The passion and the patience of those cited persons made some interesting projects and ideas exist. Their desire of sharing their knowledge allows me to write this report. The most common ECOSAN in Tamil Nadu is urine diversion toilet, involving a strict separation of urine, faeces and washing water. ECOSAN taking the form of Urine diversion toilet is definitively the only one sanitation system being built nowadays in Tamil Nadu that is ecologically fully coherent. All others systems are deficient at some levels, especially in high water table and monsoon areas.

Most of Non-ECOSAN/conventional toilet systems under construction nowadays use water, which is becoming increasingly scarce.

All water systems have an impact on the water
table by polluting the wate
r with pathogens and
nutrients. Septic tank, the most common feature on N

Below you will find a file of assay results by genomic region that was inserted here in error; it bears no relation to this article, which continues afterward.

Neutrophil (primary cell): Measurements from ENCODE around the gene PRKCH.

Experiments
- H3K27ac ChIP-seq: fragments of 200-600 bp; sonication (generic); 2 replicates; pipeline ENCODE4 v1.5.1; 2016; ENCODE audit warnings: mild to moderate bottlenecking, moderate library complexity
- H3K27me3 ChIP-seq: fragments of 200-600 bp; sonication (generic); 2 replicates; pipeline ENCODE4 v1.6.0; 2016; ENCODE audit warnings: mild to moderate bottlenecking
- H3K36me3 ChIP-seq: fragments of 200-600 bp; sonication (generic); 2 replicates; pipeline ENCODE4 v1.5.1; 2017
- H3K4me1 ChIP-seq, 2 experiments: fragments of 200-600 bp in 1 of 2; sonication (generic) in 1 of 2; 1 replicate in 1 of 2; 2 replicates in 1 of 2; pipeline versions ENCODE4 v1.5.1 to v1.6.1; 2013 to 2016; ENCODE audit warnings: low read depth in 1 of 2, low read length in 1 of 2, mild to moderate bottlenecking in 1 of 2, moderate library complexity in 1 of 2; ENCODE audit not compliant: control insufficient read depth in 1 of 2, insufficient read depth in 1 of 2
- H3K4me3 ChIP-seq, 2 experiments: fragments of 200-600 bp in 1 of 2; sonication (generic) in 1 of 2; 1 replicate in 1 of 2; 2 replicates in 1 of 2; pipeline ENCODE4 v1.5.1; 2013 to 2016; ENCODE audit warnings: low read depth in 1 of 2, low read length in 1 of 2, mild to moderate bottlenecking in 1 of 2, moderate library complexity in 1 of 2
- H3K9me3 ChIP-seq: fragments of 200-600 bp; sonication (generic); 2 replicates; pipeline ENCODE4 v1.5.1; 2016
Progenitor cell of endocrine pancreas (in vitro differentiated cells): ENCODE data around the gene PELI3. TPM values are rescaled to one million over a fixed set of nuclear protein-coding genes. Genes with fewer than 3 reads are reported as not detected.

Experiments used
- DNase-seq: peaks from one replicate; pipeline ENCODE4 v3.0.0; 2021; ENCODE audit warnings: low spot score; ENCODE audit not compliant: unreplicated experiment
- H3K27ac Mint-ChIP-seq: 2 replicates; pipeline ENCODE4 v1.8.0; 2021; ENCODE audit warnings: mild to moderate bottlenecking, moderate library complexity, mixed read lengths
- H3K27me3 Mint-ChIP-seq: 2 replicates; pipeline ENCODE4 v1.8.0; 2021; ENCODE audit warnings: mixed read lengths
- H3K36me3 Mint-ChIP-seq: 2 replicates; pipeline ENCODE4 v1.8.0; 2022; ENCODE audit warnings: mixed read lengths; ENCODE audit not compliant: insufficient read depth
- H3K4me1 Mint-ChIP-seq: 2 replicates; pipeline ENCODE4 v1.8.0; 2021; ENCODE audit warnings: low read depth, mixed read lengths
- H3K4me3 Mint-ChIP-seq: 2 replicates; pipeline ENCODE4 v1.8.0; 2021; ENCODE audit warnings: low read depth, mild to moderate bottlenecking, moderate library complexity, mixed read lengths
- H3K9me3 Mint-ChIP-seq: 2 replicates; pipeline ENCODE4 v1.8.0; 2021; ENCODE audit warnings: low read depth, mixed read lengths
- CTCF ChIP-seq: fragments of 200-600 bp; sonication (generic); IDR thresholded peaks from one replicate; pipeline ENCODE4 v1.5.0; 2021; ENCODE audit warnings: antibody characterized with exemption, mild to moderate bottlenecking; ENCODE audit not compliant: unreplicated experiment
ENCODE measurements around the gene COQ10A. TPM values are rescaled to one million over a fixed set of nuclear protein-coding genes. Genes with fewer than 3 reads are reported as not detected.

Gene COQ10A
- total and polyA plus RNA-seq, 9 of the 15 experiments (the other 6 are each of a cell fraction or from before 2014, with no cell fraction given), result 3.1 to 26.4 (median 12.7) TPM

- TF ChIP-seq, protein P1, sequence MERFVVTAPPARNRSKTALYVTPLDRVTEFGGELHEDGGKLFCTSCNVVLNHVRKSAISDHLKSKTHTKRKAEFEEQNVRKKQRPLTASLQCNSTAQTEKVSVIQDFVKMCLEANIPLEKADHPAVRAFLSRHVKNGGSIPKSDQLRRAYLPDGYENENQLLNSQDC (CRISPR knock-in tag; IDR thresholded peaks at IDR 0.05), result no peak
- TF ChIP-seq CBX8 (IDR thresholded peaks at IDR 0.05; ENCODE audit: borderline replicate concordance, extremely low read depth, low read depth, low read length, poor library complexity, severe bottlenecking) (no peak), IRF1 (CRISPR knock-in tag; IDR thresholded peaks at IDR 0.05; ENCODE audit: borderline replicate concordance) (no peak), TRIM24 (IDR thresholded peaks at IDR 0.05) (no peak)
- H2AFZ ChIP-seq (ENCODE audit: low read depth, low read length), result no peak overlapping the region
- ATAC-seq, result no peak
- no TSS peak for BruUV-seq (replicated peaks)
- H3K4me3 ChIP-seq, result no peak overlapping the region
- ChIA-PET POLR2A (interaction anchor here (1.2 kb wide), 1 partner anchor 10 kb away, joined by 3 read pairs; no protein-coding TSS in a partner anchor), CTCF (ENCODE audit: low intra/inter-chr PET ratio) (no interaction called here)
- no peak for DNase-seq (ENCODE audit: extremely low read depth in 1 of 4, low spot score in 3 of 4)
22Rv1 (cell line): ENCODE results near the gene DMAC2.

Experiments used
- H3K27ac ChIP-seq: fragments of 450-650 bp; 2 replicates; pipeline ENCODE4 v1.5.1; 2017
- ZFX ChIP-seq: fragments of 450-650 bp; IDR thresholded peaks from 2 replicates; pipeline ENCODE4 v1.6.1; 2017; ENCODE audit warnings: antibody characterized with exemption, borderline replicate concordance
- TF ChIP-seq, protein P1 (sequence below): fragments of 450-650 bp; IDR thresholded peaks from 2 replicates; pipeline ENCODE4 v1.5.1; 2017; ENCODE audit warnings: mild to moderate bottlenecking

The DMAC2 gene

on-ECOSAN, is dangerous, as it is very often not
properly constructed and the sludge rare
ly removed (and if done rarely treate
d). It is usually not possible to
check the result of the water trea
tment on long term as most septic
tanks are built in underground.
Open defecation is not a major problem in very remote area where population is scarcely
distributed, but as soon as the population becomes si
gnificant it causes hygienic pr
oblems (Direct contacts
with excreta, flies, etc).
No access to toilets is a gender inequity, as wome
n are usually constrained to wait night time to go
for open defecation.
Thus ECOSAN has many advantages ove
r conventional sanitation systems:
No pollution of the water table. Health improvement.